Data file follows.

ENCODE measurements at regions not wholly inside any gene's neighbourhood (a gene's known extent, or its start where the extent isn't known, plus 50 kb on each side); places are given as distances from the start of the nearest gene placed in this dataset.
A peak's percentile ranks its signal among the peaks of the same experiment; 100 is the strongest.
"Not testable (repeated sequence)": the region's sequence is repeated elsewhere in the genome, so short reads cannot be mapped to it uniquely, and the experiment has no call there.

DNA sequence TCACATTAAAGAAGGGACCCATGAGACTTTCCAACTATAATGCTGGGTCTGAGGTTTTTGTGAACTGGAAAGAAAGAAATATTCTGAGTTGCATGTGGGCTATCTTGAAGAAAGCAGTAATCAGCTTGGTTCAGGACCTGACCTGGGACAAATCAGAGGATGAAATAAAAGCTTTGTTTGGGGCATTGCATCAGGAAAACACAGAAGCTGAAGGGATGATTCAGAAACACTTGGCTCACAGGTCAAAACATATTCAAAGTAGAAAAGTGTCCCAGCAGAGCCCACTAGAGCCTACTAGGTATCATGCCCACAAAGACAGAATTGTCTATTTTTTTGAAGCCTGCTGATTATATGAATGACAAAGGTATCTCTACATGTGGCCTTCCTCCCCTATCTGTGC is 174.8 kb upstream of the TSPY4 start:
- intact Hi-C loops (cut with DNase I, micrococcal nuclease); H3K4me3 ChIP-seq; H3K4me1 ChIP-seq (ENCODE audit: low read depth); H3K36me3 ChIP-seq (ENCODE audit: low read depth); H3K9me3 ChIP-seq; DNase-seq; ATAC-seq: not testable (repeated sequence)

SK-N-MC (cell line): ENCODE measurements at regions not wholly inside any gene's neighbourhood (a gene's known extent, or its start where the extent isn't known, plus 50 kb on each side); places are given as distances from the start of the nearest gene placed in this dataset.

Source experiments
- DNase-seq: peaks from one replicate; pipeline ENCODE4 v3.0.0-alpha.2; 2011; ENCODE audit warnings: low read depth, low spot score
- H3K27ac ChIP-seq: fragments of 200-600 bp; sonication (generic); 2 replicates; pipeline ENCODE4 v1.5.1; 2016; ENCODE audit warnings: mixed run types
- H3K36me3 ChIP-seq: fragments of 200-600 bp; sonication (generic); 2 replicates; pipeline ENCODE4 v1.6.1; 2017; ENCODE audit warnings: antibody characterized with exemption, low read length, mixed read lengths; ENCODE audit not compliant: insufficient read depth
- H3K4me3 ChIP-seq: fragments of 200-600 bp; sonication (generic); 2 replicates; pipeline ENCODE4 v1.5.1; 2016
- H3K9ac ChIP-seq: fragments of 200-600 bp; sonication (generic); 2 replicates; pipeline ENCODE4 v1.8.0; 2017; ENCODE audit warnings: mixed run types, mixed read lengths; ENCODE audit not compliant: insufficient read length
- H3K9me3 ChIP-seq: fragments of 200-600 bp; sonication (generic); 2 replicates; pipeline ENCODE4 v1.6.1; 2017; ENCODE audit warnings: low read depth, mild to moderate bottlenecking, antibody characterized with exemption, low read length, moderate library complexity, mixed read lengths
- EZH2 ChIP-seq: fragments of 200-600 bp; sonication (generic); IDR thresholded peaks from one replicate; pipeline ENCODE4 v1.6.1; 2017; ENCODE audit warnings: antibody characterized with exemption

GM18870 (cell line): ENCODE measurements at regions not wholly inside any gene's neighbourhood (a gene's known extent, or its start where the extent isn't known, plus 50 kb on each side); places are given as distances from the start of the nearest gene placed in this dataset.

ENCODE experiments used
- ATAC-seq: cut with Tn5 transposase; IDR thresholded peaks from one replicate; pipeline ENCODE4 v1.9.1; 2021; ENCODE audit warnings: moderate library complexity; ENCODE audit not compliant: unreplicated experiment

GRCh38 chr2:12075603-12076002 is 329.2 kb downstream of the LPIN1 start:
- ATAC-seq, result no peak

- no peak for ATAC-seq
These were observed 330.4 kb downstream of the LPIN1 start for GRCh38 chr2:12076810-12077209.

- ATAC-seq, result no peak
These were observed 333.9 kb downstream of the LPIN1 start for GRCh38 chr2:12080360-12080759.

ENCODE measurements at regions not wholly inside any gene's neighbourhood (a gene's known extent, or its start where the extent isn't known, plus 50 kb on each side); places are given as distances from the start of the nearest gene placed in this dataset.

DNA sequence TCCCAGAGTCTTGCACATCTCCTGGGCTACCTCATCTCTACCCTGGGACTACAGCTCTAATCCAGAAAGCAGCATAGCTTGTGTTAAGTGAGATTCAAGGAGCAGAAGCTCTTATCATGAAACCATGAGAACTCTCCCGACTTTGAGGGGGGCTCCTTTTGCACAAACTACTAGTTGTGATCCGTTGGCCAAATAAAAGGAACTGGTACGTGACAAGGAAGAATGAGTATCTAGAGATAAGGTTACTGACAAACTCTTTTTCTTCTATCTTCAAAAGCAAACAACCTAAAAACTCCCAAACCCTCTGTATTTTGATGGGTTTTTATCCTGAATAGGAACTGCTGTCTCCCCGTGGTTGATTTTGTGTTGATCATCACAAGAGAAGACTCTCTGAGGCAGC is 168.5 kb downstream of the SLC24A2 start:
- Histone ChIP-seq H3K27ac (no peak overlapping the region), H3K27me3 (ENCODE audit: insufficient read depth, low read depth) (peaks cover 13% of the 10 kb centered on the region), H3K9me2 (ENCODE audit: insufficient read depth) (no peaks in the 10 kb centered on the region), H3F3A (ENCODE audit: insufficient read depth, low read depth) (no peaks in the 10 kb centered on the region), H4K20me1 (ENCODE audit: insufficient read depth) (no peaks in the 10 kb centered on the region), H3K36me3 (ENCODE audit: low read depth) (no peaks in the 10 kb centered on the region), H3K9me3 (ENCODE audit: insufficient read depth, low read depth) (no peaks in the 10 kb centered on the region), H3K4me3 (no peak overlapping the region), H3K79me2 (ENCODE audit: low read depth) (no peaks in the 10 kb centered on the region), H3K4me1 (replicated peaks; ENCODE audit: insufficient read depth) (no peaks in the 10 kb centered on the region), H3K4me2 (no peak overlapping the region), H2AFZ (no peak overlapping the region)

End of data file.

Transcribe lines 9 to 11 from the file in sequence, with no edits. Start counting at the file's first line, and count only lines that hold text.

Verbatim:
- H3K27ac ChIP-seq: fragments of 200-600 bp; sonication (generic); 2 replicates; pipeline ENCODE4 v1.5.1; 2016; ENCODE audit warnings: mixed run types
- H3K36me3 ChIP-seq: fragments of 200-600 bp; sonication (generic); 2 replicates; pipeline ENCODE4 v1.6.1; 2017; ENCODE audit warnings: antibody characterized with exemption, low read length, mixed read lengths; ENCODE audit not compliant: insufficient read depth
- H3K4me3 ChIP-seq: fragments of 200-600 bp; sonication (generic); 2 replicates; pipeline ENCODE4 v1.5.1; 2016